Markets continue rebound – politics has made August a costly month

Markets continue rebound – politics has made August a costly month

The end is perhaps in sight for Brexit and not a moment too soon for markets. While the FTSE flirts with its new home around the 7,200 benchmark (a far-cry from July’s 7,700 level), European indices appear to have continued yesterday’s rally. This no doubt owing partly to Boris Johnson’s assertiveness and Chinese diplomacy, both of which have given hope that ongoing political impasses have some chance of being overcome.

Speaking on this mornings continued rebound, Spreadex Financial Advisor Connor Campbell comments,

“Still trading on the fumes of yesterday’s positivity, the European markets pushed slightly higher after the bell.”

“Clawing its way back to 7200, the FTSE was up 0.2-0.3%, sitting at levels that vary between a one week peak and a fortnight high. Still, unless it manages an unprecedented rally this Friday, August has been an incredibly costly month, given that it closed out July with a foray past 7700.”

“That kind of performance is echoed elsewhere. The DAX climbed half a percent to flirt with 11900, a price it hasn’t seen since the start of August; this time last month it was trading above 12450. The CAC was less eager, though a 0.2% increase kept it the right side of 5460.”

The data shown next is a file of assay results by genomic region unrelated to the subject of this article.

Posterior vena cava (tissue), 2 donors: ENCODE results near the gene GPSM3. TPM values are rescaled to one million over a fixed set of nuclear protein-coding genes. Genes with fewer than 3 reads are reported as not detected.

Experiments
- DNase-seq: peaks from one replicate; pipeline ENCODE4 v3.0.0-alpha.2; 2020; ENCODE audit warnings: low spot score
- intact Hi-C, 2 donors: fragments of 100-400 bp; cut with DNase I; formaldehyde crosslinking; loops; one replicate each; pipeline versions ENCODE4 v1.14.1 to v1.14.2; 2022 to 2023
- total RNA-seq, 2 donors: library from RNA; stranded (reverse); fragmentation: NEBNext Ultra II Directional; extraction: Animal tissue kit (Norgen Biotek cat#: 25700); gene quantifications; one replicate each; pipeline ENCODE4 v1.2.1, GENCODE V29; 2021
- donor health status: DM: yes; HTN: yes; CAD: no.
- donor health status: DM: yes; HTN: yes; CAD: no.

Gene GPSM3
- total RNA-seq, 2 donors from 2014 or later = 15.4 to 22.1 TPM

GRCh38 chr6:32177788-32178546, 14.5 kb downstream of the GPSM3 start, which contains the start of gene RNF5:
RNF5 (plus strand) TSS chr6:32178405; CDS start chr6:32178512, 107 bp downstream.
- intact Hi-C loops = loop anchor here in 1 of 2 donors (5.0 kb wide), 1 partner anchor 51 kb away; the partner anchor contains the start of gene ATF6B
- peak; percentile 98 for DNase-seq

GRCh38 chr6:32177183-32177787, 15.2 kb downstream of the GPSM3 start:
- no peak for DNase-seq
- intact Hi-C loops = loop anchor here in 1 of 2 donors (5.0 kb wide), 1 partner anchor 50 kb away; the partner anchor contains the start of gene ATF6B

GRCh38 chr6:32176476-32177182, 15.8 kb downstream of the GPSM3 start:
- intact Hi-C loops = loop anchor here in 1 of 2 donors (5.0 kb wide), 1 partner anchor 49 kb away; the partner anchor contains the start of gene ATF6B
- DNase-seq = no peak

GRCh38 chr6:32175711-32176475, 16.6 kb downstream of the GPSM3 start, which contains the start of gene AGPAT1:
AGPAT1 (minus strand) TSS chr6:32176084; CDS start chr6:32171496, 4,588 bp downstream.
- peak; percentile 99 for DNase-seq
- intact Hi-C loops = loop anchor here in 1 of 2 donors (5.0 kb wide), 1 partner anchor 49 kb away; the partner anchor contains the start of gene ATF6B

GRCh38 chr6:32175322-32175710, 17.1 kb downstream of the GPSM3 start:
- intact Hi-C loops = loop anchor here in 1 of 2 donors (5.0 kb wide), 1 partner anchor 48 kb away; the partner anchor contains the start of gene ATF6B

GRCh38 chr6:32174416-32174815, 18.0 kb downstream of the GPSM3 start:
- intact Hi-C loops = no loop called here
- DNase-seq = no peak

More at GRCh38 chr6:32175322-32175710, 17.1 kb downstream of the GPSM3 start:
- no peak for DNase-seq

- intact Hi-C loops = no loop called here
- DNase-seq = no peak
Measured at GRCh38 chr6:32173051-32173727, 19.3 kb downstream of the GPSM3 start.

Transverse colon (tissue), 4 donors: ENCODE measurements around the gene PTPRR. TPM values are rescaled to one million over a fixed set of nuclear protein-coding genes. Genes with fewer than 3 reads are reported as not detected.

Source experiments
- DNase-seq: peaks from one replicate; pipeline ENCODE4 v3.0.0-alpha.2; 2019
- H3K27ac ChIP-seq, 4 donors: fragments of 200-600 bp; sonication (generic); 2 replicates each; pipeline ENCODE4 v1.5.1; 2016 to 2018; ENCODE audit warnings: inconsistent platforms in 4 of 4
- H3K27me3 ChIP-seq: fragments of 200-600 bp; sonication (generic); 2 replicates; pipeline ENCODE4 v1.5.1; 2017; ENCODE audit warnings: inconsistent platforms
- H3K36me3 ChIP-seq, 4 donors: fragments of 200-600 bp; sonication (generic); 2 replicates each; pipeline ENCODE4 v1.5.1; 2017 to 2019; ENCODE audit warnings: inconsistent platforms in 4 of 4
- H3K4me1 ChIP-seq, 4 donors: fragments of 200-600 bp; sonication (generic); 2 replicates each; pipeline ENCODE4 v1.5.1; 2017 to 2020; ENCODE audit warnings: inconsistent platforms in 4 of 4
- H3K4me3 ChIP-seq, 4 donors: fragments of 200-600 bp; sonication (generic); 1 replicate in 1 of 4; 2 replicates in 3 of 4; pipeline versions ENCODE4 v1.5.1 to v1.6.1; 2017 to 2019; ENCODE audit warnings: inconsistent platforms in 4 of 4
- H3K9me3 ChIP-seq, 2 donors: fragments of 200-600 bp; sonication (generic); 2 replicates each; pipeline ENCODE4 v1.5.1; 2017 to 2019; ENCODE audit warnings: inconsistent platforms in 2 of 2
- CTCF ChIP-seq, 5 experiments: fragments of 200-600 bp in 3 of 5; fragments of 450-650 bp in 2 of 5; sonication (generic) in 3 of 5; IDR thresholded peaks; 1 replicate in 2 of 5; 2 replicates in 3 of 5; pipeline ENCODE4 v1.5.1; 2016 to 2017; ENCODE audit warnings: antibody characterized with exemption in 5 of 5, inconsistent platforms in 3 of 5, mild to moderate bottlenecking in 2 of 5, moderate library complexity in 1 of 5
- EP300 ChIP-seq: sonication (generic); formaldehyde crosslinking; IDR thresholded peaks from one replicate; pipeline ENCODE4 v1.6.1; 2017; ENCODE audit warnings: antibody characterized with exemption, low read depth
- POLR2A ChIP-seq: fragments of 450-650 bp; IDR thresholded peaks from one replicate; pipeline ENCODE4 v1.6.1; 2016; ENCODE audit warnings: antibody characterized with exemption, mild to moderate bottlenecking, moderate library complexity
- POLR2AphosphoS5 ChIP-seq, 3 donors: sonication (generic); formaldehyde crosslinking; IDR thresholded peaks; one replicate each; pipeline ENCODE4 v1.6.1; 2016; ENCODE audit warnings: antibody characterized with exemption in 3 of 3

“Looking ahead – which is maybe a tad premature; the gap between morning and afternoon sessions has often been massive this month – and the Dow Jones is also set to post some milquetoast growth. A 60 point increase would put the index back above 24600; like the DAX, its best price since near the start of August, but 800 points off of where it was at the end of July.”

“Though it has tried to put on a brave face, sterling remains subdued at best. Cable is now lurking at a one-week low of $1.2185, while against the euro it is at €1.104, the currency failing to put much stock in Boris Johnson stating that he wants to ‘step up the tempo’ of Britain’s Brexit talks with Brussels.  More of a mover will likely be the emergence of a cohesive plan to legally prevent a no-deal exit from occurring.”

The pound unsurprisingly slugs behind its European counterparts, but hopefully won’t face and further turbulence from political unrest during the day.

Other market and macro financial updates have come from; Parliament being proroguedNo-Deal Brexit preparationsUK GDP during the second quarter, the London Stock Exchange Group (LON: LSE), the US-China currency manipulation debacle, and analysts’ outlook for markets and currencies.